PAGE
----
Interview with Austin Spurs Team Photographer Andy Nietupski
Amanda Janczak, Media and Community Relations Coordinator for Spurs Sports & Entertainment, asked these questions of Andy Nietupski, long-time Austin Spurs photographer. Andy is the founder of Through the Lens Sport Media which helps sports organizations optimize their business results using the latest digital sales and marketing techniques.
Amanda Janczak (AJ): When did you become a sports photographer?
Andy Nietupski (AN): I started taking pictures in 2008 while on assignment in Japan for IBM. Every weekend my wife and I would explore Tokyo and the surrounding cities, and I would take pictures. It was a beautiful place to photograph and there is so much history (lots of old stuff to take pictures of). We came back to Austin in late 2009 and I though photography would be boring... that was true until I started photographing sports in 2011.
AJ: Why did you want to become a sports photographer?
AN: I became a sport photographer for the beauty and the challenge. Sports is full of color, intensity, emotion and speed. Capturing that in an image is challenging, both physically and technically. You have 1/1000th of a second to capture an image that will never be repeated. I can summarize a 48-minute basketball game in to 1/10th of a second. None of that is easy. Sports photography really made me work to become good.
AJ: What’s your favorite part of being a sports photographer?
AN: The people. I feel like a member of the team of every sport I photograph. The people really appreciate what I do for them, and I find that especially rewarding. There are lots of pressures on the people in the front office, especially during a game. I like to think I make their lives easier. Occasionally I get to know the players and that makes for wonderful stories.
AJ: How long have you been photographing the Austin Spurs?
AN: I starting photographing the Spurs in the 2013 / 2014 season. I still remember my telephone call with Perri Travillion. She was a little cautious, but gave the benefit of a doubt. It has worked out very well since.
AJ: What is your favorite memory from photographing the Austin Spurs and why?
AN: I'll never forget the deciding game of the Western Conference semi-final series against the Rio Grande Valley Vipers on April 7, 2016. I'll wager that it was one of the greatest come-from-behind victories ever seen in the Cedar Park Center. RGV led until very late in the fourth quarter, when a steal and lay-up by Keifer Sykes tied the game. The Spurs took the lead with 0.4 seconds remaining on a free-throw by Sykes, to secure the win for Austin, 89-88. Keifer posted a season and team-high 31 points. Austin advanced to the Western Conference Finals with the victory. I was so excited that I put down my camera just to watch (although I did get a lot of great images before that). It was also the game where Perri's son proposed to his girlfriend in a pre-arranged halftime event.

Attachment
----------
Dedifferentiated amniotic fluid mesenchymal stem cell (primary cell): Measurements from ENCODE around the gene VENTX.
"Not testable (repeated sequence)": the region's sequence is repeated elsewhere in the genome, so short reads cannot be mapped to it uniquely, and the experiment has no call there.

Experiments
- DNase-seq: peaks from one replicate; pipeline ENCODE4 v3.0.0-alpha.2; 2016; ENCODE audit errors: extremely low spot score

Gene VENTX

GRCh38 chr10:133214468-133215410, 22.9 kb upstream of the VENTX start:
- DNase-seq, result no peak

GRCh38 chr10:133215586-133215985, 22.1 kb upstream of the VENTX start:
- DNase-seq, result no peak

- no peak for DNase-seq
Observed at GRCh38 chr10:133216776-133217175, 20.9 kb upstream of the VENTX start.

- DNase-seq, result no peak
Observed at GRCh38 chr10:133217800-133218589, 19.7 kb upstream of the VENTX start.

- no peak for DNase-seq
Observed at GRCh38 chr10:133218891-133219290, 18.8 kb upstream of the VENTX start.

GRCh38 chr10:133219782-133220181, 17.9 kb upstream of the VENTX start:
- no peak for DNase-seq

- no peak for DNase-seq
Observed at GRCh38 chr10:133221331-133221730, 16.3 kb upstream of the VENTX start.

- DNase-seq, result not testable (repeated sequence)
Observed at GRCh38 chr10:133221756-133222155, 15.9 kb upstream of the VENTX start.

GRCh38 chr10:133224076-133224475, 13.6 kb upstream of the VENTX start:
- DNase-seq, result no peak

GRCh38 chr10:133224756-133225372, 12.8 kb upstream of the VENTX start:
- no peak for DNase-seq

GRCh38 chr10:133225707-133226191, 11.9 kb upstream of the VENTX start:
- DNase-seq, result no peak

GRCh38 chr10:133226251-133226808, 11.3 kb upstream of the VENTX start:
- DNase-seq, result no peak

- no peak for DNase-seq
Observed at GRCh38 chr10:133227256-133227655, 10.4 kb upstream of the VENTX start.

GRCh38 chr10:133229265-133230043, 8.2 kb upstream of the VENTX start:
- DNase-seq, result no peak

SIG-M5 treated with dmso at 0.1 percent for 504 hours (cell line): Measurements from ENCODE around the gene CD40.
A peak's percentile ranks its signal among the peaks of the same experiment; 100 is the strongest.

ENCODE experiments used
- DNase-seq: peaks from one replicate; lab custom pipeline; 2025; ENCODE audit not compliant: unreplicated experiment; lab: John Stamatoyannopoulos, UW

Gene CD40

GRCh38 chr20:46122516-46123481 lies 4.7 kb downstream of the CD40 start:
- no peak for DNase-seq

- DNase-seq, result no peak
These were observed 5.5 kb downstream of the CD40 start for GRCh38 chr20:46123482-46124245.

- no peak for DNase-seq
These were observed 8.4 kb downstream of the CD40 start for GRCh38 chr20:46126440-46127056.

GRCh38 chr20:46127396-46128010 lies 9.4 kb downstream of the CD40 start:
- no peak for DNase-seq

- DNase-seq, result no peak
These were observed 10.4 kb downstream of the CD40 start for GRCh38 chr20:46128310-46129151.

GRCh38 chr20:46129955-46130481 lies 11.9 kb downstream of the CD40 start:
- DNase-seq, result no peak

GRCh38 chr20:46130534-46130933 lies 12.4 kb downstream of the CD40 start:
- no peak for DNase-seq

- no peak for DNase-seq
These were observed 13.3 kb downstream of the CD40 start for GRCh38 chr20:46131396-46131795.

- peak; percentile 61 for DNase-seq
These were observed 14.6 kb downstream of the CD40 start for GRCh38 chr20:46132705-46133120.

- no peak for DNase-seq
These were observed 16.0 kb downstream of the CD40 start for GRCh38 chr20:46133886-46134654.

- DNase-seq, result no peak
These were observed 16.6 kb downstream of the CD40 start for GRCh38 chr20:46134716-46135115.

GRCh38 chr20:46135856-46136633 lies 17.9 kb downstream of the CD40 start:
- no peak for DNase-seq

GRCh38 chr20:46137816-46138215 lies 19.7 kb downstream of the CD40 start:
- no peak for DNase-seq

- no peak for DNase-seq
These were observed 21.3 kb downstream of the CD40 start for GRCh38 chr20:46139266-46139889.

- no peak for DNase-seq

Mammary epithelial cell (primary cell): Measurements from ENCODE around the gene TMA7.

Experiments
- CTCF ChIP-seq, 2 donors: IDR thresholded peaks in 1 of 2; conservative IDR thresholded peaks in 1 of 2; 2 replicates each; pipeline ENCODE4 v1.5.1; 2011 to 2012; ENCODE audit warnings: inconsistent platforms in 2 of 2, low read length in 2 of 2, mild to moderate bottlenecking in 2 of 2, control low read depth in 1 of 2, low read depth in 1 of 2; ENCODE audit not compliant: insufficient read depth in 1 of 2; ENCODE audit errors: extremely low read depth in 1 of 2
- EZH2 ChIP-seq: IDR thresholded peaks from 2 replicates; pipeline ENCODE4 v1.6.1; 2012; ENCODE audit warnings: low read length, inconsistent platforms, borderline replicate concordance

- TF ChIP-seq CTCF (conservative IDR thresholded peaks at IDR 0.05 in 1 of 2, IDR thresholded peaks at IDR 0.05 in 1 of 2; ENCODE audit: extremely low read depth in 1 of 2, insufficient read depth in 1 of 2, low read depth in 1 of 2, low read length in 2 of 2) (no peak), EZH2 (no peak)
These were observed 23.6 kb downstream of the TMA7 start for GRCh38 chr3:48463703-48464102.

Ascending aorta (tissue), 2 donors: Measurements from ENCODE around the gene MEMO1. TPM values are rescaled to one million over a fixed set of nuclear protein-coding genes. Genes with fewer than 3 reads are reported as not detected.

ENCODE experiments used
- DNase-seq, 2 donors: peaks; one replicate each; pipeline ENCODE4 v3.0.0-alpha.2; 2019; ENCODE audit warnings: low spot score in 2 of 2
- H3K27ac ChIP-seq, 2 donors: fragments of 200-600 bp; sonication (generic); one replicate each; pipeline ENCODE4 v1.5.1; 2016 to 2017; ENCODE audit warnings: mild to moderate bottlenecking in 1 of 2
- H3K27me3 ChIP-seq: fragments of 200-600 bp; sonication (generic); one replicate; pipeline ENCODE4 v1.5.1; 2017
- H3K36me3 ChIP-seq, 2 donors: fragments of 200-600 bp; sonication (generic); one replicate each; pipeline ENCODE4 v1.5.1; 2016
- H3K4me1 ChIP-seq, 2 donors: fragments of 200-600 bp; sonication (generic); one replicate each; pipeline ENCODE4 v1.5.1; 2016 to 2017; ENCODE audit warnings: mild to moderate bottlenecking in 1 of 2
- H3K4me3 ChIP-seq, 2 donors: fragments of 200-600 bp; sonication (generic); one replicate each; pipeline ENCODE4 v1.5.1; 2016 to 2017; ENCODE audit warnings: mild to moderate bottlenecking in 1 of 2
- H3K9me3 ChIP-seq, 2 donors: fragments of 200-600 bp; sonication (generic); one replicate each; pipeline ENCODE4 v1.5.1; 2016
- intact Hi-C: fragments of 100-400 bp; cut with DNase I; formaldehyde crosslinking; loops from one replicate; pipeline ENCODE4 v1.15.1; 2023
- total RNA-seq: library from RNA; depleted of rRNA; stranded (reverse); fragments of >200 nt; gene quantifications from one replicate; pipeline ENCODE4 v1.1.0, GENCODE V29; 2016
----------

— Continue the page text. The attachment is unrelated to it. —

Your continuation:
AJ: Do you have a favorite photo(s) from your time photographing the Austin Spurs and why?
AN: Asking a photographer if he has a favorite photograph is like asking a parent if they have a favorite child. No way. I have tons of favorites. (Andy eventually relented and send Amanda some images for use in this article).
AJ: Was there a particular Austin Spurs game/moment that was most exciting to capture and why?
AN: It was Spurs winning the Western Conference Championship on April 5, 2018, but not for the reason you'd think. The game moment I'll never forget is Darrun Hilliard crashing into me as he drove the lane. Darrun and I were both sprawled out on the floor. It was a pretty big collision. Darrun has a steely demeanor on the court, but he was very gracious to me, especially at that moment. Chris Covatta captured a great image of it that he later gave to me.
AJ: Were there any Austin Spurs players that were difficult and/or easy to get good photos of (facial expressions, etc.) and why?
AN: Without a doubt this is Orlando Johnson. Orlando played with an intensity that screamed emotion. He was amazing to photograph. The biggest challenge was he always drove the lane with his mouth wide open, not the most flattering of poises to some, but I loved it. I made it into a contest, trying to get an image with his mouth closed... it wasn't easy. I especially like Orlando because he was such a contrast. On the court he played with the intensity of a street brawler, his facial expressions and tattoos added to the effect. But he was an especially nice guy off the court, and the story of losing in mom as a child, and being raised by his grandmother was especially touching.